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The second decade of the 21st century has been marked by the return of political economy, as realpolitik has replaced the globalization theme in the framework of geopolitics. Considering the key events in 2014 - the Ukraine crisis being the most prominent, but also the fall in the price of oil and the struggles of the eurozone - relative standing in the global economy is now one of the most important factors in the relations between major geopolitical actors.

Military alliances are reinforced by economic linkages among the allied countries. Regional integration efforts take into account market opportunities and risks as well as security challenges. Two agreements currently under negotiation - the Trans-Pacific Partnership and the Transatlantic Trade and Investment Partnership - have the potential to create a new level of coordination between the United States and its partners. The accords would not only impact trade, but also aim at regional regulatory harmonization. The two partnership blocs, covering the Atlantic and the Pacific, would add political ingredients to economic interdependencies, positively influencing security coordination among partner states.

The return of political economy for global interdependencies

In the post-Cold War period, globalization was defined through diminishing trade and investment barriers. This created growing interdependencies among nation states, suggesting that liberalized markets and open democracies were the recipe for prosperity. Statistical data observed in both trade and investment stands as proof of how markedly global integration developed from the early 1990s until 2008. Eastward expansion of NATO and the European Union, coupled with the secure dominance of the world's oceans by U.S. naval forces, seemed to create the framework for a world dominated by Western values. It was a framework for complete peace - a peace guaranteed and supported by the integration of the global economy.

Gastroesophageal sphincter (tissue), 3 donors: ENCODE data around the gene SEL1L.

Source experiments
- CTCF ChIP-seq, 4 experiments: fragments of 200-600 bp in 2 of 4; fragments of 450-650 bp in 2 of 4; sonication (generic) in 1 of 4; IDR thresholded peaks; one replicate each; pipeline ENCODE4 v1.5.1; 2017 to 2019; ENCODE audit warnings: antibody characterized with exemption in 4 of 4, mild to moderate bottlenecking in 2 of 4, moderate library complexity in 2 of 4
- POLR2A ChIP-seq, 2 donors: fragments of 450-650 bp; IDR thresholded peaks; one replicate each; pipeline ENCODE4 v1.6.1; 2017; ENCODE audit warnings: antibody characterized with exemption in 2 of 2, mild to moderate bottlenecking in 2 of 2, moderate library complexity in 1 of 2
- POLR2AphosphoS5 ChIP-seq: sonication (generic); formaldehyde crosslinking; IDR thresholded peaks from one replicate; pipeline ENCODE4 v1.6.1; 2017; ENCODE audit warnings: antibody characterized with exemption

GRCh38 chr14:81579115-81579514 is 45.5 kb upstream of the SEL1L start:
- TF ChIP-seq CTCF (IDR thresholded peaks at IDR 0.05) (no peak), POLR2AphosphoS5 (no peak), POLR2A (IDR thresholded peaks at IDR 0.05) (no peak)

The processes that developed in the 1990s convinced everyone that global integration was not only achievable, but would also provide the needed support for global sustainable development. In that spirit, in 2001 the World Trade Organization launched the Doha Round of talks. Members convened in Qatar, hoping to spur developed and developing countries to compromise on conflicting trade policies. It was high time for true globalization, and the participating countries hoped to free up markets in agriculture, manufacturing, and services. The deadline of January 2005, set in Qatar, was never reached, while signs of failure began to show as early as 2003, when participants started missing deadlines on deals, and a September WTO meeting in Cancun, Mexico, collapsed.

The financial crisis of 2007-2008 further illustrated the vulnerabilities created by interdependencies. Finally, as the Ukraine crisis unfolded, 2014 affirmed the dominance of the political in "political economy" - a return to the realpolitik game of power. With the West having enough problems of its own, it took awhile for Europe to enforce sanctions. Once they are installed, it was a political decision, one that marked a return to hard economic competition at the global level. There's also the speculation around the oil price drop and the so-called currency wars, but it was the sanctions that essentially showed that everything is political after all. The dream of a closely integrated world driven by market forces - the main ideological trend of the 1990s - has shown its limitations, as recent events revealed that the nation-state remains a key player in international affairs.